"The Prime Minister tried to show that the IAF was weaker because it did not have the Rafale. He should apologise for questioning the capabilities of the IAF and for playing politics on armed forces," Singh told the media.

 

"We have witnessed how BJP leaders, including Shah and Modi, made many political statements on the Pulwama attack and yet accused Congress of doing it. We have a BJP leader (Manoj Tiwari) roaming around in Army fatigues, so who is politicising the issue? It is the BJP?" said Singh and questioned Shah's claims on the casualties in the air strikes.

 

Amid this political football between the BJP and Congress, the Supreme Court was considering a few review petitions seeking a recall of its December 14 judgment that had dismissed the original petitions seeking a court-monitored probe into the purchase of the jet fighters. The apex court had ruled that the government’s decision-making process was not in doubt and that the bench need not delve into details about pricing and the choice of offset partners.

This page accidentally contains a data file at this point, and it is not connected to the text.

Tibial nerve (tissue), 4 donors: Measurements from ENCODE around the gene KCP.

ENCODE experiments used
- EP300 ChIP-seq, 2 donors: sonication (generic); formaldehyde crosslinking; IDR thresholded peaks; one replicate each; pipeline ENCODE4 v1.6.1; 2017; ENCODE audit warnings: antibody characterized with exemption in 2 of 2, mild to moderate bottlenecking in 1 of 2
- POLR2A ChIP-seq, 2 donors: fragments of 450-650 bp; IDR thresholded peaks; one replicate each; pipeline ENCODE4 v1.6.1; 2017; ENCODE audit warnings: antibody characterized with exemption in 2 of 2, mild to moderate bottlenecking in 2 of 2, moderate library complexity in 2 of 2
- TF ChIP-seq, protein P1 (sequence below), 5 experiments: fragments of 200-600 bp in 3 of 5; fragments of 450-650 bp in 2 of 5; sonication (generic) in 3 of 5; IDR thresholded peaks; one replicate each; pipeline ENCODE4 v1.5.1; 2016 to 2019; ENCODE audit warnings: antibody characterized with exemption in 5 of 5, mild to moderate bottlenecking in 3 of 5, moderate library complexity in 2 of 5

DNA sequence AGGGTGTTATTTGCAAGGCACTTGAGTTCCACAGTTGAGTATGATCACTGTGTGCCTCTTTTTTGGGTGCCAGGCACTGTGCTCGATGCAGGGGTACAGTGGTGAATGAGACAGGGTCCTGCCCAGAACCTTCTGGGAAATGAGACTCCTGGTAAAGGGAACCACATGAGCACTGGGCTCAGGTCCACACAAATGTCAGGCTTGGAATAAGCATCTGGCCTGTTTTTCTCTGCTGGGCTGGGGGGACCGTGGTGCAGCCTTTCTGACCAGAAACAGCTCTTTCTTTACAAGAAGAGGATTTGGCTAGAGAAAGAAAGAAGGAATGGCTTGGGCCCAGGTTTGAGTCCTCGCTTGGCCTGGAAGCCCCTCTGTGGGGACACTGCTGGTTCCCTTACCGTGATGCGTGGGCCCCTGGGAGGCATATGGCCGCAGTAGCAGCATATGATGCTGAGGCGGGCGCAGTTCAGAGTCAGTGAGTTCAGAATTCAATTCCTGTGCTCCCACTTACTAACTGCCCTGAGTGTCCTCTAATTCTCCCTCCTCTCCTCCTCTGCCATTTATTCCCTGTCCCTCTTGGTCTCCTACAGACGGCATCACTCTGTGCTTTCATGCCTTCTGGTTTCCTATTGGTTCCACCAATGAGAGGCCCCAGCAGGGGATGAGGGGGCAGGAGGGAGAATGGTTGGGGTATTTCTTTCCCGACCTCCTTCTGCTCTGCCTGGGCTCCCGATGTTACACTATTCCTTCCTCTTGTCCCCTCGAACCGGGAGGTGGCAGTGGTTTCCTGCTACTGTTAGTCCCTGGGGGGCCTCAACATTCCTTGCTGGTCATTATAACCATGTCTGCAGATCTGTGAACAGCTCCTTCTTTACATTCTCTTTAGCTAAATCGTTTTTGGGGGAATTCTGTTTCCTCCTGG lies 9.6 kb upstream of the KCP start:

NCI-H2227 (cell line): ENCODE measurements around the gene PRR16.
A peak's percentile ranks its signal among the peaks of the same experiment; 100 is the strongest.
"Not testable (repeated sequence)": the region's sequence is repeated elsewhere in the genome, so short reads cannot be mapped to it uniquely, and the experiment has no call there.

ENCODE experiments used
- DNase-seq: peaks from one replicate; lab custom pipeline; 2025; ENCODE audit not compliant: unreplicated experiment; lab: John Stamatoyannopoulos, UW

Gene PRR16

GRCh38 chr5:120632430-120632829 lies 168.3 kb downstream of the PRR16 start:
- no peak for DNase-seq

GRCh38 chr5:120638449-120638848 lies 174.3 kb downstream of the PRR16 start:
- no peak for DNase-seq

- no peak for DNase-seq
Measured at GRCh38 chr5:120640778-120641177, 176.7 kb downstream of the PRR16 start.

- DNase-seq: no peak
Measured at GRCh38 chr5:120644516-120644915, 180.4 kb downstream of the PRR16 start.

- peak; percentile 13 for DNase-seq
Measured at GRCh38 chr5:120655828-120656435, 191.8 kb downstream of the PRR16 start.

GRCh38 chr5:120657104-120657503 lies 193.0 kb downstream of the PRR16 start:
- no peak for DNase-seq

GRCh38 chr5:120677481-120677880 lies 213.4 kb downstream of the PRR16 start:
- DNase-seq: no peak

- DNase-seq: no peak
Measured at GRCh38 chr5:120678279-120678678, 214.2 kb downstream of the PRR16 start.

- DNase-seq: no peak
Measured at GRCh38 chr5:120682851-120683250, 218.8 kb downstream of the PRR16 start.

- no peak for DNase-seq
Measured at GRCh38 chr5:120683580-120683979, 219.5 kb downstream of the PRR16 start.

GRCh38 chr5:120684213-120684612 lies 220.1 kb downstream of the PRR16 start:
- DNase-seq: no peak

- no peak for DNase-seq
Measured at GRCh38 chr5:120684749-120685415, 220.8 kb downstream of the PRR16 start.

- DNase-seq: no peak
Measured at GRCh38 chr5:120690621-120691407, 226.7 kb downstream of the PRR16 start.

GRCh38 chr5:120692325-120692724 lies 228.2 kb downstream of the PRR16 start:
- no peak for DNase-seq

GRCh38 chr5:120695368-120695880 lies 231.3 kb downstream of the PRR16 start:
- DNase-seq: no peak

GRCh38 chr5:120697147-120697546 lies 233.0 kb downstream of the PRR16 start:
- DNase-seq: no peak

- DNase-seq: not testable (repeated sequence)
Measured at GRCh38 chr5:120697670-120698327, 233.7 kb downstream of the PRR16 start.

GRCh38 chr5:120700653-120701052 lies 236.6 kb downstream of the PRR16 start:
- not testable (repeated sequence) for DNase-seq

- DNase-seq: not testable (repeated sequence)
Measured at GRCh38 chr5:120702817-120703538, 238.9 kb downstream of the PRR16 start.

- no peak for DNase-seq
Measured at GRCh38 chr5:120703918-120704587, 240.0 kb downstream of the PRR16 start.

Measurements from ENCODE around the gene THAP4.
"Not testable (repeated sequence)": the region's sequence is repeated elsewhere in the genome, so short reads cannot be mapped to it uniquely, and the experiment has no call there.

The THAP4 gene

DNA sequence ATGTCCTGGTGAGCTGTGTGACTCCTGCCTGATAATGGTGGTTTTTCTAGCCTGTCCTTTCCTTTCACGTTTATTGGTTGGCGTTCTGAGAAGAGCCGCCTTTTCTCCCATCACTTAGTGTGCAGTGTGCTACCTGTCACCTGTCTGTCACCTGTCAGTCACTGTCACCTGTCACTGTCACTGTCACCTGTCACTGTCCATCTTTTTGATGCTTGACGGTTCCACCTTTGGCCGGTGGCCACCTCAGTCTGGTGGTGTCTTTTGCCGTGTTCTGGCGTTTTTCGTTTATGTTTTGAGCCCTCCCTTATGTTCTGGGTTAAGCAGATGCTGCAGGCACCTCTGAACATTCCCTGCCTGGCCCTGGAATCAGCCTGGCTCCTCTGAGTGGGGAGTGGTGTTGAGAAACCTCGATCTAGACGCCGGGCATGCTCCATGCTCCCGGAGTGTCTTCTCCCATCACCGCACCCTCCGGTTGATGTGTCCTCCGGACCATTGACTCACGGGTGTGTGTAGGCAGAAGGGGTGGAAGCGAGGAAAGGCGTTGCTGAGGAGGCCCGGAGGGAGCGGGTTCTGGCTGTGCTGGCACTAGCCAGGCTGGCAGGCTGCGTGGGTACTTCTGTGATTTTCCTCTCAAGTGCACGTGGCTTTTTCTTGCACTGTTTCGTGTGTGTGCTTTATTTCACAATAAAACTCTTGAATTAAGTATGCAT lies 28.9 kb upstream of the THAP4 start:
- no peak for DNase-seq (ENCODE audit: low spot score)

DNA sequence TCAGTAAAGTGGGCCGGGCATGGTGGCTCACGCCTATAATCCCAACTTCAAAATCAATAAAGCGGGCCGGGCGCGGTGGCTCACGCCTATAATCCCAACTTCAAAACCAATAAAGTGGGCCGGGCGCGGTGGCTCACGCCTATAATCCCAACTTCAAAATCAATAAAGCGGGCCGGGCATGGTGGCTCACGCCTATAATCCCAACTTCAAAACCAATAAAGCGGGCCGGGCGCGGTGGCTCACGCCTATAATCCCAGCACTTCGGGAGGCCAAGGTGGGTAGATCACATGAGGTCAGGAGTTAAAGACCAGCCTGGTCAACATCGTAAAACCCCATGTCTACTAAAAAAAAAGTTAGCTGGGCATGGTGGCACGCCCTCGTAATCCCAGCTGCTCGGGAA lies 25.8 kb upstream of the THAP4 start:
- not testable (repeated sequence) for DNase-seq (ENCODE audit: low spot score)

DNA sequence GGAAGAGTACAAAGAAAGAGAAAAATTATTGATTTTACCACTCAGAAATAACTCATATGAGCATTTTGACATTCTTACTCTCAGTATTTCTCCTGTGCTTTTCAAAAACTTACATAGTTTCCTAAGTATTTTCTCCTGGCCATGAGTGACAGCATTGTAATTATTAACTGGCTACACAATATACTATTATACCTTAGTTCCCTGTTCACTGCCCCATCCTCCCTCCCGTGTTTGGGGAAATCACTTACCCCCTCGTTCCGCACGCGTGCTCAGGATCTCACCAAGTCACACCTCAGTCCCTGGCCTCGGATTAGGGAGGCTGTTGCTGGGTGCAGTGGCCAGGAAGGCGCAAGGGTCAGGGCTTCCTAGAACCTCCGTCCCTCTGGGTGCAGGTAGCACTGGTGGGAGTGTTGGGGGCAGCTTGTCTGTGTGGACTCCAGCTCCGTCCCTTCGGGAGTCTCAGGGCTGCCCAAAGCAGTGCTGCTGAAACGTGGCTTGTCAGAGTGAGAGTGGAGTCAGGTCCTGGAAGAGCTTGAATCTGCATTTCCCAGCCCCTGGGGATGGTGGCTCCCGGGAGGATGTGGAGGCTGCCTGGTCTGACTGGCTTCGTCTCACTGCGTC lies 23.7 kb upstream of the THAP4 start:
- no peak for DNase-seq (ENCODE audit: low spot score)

The review-and-recall pleas, as well as the original ones, had been filed by former Finance Minister Yashwant Sinha, journalist-turned-politician Arun Shourie, activist-lawyer Prashant Bhushan and others.

 

March 6 saw the Rafale case take a curious turn when the Centre told the Supreme Court that documents related to Rafale deal that had appeared in the media and were cited by those seeking a recall of the December 14 ruling were confidential papers stolen from the Defence Ministry.

 

Referring to the eight-page dissent note by the three members of India Negotiating Team (INT), Attorney General K.K. Venugopal told a bench of Chief Justice Ranjan Gogoi, Justice Sanjay Kishan Kaul and Justice K.M. Joseph that it was being probed if the documents were stolen by former or present employees.

 

The Attorney General referred to an article in The Hindu by its former Editor N. Ram related to the note by the three members of INT. The AG took exception to the newspaper publishing a report on February 8 – just prior to the hearing of the Rafale plea by the top court.

 

"The strategy is that before the hearing of the sensitive case there are newspaper articles to influence the hearing," Venugopal said, and described it as contempt of court.